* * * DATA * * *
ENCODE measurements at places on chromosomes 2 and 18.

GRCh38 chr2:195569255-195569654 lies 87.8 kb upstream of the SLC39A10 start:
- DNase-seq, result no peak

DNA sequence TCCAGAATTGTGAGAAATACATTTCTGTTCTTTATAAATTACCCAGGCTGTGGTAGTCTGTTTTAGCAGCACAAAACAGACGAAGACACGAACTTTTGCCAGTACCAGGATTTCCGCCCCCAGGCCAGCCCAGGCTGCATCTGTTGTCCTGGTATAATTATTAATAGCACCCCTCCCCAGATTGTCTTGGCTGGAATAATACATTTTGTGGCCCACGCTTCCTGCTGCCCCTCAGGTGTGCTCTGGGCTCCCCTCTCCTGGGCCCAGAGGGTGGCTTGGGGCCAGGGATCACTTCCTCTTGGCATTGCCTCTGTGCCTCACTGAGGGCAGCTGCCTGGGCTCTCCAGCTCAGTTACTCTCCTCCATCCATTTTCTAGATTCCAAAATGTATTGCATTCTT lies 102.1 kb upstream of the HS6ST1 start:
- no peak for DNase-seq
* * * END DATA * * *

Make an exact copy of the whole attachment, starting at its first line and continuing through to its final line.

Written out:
ENCODE measurements at places on chromosomes 2 and 18.

GRCh38 chr2:195569255-195569654 lies 87.8 kb upstream of the SLC39A10 start:
- DNase-seq, result no peak

DNA sequence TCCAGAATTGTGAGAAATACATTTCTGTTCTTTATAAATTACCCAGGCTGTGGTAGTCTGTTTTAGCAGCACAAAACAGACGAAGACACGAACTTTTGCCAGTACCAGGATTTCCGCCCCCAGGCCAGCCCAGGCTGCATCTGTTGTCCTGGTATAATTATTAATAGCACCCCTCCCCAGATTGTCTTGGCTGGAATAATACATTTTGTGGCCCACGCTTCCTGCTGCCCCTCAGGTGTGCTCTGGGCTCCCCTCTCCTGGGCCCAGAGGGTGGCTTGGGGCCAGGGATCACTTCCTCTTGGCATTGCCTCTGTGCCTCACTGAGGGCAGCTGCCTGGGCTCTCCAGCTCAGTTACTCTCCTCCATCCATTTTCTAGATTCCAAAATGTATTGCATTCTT lies 102.1 kb upstream of the HS6ST1 start:
- no peak for DNase-seq